The Entrepreneurial Mindset: Strategies for Continuously Creating Opportunity in an Age of Uncertainty Reviews

The Entrepreneurial Mindset: Strategies for Continuously Creating Opportunity in an Age of Uncertainty

The Entrepreneurial Mindset: Strategies for Continuously Creating Opportunity in an Age of Uncertainty

The Entrepreneurial Mindset offers a refreshingly practical blueprint for thinking and acting in environments that are fast-paced, rapidly changing, and highly uncertain. It provides both a guide to energizing the organization to find tomorrow’s opportunities and a set of entrepreneurial principles you can use personally to transform the arenas in which you compete. The authors present simple but powerful ways to stop thinking and acting by the old rules and start thinking with the discipline of

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Opportunities

Opportunities

This book contains the songs on my Opportunities CD in printed form with chords and lyrics.
The songs are: Opportunities, Where Are You Goin’?. Park, Shuttle Ans Fly, I Get Around, Stories, Yokahama Mama, Congratulations, If It Weren’t For Bad Luck I’d Have No Luck At All, Ahere I’m Goin’, Minor Adventure.
All songs are copyrighted, registered with BMI and available through cdbaby, amazon, I-tunes, facebook, spotify and many other online music sites.

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3 Responses to “The Entrepreneurial Mindset: Strategies for Continuously Creating Opportunity in an Age of Uncertainty Reviews”

  1. Robert R. D. Nickels says:
    65 of 67 people found the following review helpful
    5.0 out of 5 stars
    Superb Book About Cutting Edge Strategy Tools, January 30, 2001
    By 
    Robert R. D. Nickels (Delaware Water Gap, PA USA) –

    This review is from: The Entrepreneurial Mindset: Strategies for Continuously Creating Opportunity in an Age of Uncertainty (Hardcover)

    The Entrepreneurial Mindset is a truly remarkable book and, I believe, an extremely useful one. However, it is not the book that, in my opinion, the reviews that have been posted here imply it is.
    For one thing, it is not about entrepreneurs. In fact, the cast of characters is dominated by managers in relatively large organizations. Nor is it about the kinds of coalition-building activities that Gifford Pinchot described in Intrapreneuring (although the topic of political obstacles is addressed). What it is about is strategic innovation. It is a detailed description of an elaborate and exhaustive process for rationally generating (and choosing among) strategic alternatives in the face of uncertainty. This is not a process that the authors have observed while studying entrepreneurs. It is, rather, a description of the tools the authors have developed to work with management teams in established firms to discern original responses to business challenges. Said another way, the book has to do with the process of discovering new things to do – things for which there are no precedents and about which there is very limited data/information – in established businesses.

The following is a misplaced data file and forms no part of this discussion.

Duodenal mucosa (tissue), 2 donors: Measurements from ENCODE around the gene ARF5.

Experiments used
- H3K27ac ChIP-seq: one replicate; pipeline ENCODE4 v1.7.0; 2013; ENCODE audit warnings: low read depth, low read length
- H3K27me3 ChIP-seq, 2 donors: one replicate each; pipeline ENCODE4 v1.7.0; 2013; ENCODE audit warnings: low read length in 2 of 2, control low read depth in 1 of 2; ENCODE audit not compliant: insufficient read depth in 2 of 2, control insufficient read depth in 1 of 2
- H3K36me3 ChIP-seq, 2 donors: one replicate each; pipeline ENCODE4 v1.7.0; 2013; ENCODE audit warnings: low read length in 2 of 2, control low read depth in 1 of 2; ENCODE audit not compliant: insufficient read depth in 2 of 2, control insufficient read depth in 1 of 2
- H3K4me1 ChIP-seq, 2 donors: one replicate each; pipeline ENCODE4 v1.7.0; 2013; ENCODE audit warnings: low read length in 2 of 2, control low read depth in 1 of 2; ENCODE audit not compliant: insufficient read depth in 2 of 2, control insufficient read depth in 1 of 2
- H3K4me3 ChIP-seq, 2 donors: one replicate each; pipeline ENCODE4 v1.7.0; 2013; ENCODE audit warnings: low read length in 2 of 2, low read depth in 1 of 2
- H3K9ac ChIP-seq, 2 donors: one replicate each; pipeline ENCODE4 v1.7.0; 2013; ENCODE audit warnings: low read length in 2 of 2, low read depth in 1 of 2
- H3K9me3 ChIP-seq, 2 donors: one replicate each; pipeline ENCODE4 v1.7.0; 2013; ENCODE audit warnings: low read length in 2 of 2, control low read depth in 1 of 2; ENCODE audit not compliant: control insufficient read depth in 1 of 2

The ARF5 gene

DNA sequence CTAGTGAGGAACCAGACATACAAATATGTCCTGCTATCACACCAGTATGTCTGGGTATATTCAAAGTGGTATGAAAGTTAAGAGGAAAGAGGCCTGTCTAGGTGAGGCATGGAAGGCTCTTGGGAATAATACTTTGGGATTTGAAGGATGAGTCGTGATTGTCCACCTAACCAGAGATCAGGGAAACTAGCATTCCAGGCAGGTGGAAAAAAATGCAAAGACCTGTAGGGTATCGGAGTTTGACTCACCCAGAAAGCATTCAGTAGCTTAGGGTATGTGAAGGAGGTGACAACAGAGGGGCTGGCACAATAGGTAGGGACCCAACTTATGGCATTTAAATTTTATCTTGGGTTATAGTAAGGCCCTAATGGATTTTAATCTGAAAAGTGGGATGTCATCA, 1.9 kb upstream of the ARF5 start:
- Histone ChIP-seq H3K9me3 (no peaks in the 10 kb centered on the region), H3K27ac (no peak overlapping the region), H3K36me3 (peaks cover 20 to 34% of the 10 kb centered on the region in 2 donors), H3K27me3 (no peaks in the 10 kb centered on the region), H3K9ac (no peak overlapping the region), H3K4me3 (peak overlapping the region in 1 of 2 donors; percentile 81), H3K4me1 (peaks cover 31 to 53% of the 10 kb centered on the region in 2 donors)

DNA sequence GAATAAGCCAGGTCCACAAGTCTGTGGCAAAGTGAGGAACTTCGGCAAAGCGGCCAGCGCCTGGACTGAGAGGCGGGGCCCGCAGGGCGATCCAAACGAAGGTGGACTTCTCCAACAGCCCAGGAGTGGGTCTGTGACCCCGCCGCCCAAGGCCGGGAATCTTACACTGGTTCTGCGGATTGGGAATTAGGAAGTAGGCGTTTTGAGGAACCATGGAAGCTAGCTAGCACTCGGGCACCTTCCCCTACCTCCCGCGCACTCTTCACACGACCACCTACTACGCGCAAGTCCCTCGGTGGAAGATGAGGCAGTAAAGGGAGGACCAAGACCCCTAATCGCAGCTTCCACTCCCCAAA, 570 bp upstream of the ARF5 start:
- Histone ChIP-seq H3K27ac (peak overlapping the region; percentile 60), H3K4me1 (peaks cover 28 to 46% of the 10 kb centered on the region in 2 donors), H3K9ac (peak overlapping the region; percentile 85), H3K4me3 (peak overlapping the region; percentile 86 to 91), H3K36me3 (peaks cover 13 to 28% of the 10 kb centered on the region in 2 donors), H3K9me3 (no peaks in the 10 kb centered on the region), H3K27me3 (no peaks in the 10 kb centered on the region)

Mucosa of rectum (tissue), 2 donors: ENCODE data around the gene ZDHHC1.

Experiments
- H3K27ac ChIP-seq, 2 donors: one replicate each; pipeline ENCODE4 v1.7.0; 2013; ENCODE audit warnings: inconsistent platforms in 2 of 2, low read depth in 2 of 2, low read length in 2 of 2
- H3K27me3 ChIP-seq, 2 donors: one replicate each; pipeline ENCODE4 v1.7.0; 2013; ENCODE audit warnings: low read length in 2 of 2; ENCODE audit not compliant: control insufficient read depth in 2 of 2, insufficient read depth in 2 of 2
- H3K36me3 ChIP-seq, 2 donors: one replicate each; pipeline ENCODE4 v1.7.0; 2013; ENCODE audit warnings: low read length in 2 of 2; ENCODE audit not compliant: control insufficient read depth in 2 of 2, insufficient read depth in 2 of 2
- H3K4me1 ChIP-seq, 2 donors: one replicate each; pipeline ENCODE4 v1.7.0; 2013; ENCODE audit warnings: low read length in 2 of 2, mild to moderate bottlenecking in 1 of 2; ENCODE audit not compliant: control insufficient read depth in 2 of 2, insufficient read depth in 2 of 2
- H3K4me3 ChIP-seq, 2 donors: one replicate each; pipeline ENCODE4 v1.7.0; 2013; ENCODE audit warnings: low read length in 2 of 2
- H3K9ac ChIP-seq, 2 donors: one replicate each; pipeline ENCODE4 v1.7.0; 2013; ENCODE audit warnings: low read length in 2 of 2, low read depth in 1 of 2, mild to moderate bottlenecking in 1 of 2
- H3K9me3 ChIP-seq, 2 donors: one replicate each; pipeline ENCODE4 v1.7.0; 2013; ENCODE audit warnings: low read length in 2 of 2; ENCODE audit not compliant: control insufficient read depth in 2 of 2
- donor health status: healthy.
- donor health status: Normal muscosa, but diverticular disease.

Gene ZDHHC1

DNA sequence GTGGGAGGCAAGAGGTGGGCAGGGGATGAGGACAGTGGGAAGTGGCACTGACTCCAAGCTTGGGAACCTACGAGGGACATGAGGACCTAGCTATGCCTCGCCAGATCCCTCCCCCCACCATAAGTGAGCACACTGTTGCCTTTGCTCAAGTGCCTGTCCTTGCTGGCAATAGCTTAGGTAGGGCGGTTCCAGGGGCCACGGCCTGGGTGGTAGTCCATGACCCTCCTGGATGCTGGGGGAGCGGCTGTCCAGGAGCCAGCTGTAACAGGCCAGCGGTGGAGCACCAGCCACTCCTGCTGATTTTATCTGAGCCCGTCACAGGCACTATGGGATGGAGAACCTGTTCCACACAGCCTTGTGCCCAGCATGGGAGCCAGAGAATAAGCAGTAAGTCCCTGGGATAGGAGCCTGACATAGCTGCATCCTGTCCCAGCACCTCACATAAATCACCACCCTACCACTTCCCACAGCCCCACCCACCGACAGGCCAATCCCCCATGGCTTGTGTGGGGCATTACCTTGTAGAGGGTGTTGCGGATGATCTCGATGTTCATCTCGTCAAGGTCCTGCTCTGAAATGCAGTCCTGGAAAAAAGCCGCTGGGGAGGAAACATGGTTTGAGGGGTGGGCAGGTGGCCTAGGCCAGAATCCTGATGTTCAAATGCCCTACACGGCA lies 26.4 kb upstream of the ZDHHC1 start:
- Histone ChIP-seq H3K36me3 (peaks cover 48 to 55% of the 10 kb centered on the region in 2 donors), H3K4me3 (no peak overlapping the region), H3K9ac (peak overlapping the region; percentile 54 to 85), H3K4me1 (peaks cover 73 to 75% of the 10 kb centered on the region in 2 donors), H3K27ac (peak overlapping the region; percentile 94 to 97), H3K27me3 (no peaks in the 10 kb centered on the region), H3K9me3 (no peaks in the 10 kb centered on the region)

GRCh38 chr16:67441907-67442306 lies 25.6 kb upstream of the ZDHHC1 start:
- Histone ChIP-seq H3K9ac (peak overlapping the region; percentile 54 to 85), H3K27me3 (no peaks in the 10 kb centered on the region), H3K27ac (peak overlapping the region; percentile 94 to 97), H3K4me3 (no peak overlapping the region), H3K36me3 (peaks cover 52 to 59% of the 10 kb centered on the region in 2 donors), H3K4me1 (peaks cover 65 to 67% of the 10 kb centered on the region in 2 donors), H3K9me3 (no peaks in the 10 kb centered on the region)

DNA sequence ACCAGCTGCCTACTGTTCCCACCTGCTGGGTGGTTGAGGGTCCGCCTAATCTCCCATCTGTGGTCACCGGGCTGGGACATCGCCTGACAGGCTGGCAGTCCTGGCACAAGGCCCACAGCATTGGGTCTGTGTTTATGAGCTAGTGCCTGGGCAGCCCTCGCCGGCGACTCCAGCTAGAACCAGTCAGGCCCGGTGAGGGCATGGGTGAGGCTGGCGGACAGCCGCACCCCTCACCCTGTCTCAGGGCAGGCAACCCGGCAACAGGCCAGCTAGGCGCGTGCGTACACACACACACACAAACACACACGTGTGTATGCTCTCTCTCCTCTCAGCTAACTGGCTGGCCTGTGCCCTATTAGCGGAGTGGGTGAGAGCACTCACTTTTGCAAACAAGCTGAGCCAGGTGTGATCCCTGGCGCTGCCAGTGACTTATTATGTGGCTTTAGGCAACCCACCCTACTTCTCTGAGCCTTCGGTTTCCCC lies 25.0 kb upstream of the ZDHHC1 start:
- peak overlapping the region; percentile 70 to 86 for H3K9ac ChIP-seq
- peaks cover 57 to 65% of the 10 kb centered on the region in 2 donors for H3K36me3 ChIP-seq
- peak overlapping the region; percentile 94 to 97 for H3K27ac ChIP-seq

In some respects, this book constitutes a synthesis (and an impressive one) of themes that have been at work in the strategy literature in recent years. The majority of these themes reflect concerns about how to respond to a business environment in which products rapidly become commodities and (therefore) in which new options are much more strategic hypotheses to be investigated than they are plans to be formalized and funded. Much of the authors’ attention is devoted to unearthing new hypotheses from the available data and sorting through them to settle on future courses of action.
    The Entrepreneurial Mindset, while easy to read, is not a light narrative by any means. It is, at base, a technical book about a specific approach to strategy development and implementation. It views strategy first as a creative activity and then as a resource allocation problem that terminates in resource allocation decisions first to classes of opportunities and then to specific projects. The search for options (“opportunities” in their terms) occurs at the product/market segment level, not at the business level. Areas considered in search of novel approaches include product features, delivering more value at specific stages of the so-called Consumption Chain, market resegmentation, and radical redesign of the value chain.